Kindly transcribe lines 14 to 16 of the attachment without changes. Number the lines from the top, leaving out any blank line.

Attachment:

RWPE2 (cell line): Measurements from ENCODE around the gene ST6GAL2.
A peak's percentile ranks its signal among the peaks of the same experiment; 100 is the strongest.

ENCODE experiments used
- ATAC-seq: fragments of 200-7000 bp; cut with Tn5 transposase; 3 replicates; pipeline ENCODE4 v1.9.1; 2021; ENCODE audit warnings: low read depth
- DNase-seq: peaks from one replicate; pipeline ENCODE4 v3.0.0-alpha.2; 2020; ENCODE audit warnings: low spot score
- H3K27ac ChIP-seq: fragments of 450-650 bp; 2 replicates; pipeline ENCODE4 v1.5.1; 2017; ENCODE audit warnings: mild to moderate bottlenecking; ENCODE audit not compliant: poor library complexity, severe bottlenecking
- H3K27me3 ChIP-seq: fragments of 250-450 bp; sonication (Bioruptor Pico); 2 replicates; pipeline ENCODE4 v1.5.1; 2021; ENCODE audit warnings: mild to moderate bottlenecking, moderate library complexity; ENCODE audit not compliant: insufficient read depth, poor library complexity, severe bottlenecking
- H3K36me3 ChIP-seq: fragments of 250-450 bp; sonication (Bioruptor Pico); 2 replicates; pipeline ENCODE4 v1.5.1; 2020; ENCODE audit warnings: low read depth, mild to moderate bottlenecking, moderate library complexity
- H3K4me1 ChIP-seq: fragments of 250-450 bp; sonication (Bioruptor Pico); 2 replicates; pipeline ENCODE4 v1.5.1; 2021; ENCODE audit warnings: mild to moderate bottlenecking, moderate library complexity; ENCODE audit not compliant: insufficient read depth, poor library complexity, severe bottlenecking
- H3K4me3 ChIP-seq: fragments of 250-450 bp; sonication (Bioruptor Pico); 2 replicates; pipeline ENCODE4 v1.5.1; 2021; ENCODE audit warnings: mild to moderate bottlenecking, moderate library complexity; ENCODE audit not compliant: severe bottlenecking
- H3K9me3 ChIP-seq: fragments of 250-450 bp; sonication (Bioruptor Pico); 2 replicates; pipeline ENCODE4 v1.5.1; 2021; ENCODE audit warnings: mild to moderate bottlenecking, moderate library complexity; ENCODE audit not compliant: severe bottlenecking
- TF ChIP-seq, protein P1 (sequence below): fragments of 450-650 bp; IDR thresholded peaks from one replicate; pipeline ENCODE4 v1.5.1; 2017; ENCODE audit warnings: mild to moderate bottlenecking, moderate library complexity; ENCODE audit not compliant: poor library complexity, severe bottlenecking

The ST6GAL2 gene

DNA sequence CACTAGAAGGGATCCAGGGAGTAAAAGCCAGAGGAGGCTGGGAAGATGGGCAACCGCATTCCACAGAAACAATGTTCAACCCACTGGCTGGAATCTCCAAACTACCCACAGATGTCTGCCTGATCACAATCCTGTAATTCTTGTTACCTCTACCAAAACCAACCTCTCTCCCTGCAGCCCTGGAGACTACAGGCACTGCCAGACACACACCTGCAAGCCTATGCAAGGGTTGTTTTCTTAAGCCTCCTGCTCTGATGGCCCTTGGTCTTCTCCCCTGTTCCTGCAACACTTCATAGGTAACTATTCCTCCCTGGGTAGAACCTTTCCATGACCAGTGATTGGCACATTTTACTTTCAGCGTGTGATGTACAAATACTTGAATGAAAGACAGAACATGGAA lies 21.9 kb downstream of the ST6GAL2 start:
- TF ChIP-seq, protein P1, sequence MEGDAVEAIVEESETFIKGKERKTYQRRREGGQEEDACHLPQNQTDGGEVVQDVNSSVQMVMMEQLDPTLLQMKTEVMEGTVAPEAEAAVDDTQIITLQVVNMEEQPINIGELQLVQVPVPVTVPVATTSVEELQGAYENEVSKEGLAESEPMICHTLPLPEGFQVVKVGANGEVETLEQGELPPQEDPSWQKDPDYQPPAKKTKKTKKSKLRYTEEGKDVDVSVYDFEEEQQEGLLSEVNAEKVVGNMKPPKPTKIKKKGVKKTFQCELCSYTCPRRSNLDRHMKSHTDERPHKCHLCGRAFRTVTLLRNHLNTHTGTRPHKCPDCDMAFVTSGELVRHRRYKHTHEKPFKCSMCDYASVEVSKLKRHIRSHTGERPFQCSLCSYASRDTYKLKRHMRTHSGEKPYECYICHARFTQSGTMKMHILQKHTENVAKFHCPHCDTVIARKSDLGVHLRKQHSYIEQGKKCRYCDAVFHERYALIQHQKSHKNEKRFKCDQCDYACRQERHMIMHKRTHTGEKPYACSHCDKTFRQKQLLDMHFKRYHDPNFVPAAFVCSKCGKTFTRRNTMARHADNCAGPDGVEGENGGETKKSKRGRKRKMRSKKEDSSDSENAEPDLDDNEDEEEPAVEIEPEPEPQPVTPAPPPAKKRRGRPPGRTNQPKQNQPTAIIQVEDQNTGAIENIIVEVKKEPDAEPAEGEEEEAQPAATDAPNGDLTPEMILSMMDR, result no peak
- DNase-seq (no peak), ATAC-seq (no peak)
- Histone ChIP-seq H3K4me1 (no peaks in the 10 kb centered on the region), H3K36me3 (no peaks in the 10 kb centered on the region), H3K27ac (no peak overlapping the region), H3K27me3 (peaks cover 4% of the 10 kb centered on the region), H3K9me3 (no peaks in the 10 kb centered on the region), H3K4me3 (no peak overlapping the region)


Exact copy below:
DNA sequence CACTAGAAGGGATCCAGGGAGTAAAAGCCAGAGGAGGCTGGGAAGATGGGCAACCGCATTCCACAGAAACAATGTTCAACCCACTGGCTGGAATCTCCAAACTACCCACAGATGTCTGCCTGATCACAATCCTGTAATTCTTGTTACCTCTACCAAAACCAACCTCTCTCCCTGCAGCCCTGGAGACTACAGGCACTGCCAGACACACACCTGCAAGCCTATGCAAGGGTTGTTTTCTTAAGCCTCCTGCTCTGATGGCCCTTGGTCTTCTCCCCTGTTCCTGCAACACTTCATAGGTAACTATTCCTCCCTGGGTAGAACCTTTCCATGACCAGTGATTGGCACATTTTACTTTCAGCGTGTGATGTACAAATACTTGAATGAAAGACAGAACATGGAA lies 21.9 kb downstream of the ST6GAL2 start:
- TF ChIP-seq, protein P1, sequence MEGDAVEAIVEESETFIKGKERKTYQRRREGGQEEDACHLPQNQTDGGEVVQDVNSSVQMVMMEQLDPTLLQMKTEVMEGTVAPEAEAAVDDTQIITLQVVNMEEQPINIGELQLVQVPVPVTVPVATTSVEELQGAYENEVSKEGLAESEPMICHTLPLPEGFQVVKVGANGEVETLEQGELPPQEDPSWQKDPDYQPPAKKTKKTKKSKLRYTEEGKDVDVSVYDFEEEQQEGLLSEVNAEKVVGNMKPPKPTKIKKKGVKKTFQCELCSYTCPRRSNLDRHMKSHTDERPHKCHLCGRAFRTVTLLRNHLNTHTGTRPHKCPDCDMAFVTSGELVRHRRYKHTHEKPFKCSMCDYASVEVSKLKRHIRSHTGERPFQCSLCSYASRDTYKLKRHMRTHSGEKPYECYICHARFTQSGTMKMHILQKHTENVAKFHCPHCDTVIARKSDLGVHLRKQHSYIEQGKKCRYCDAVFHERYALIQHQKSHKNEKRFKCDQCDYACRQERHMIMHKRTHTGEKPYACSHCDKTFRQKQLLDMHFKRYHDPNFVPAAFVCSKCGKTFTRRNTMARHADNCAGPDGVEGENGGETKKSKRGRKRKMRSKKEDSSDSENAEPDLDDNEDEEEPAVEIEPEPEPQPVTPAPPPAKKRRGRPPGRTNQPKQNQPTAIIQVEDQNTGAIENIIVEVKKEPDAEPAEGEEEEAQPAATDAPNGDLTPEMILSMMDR, result no peak
- DNase-seq (no peak), ATAC-seq (no peak)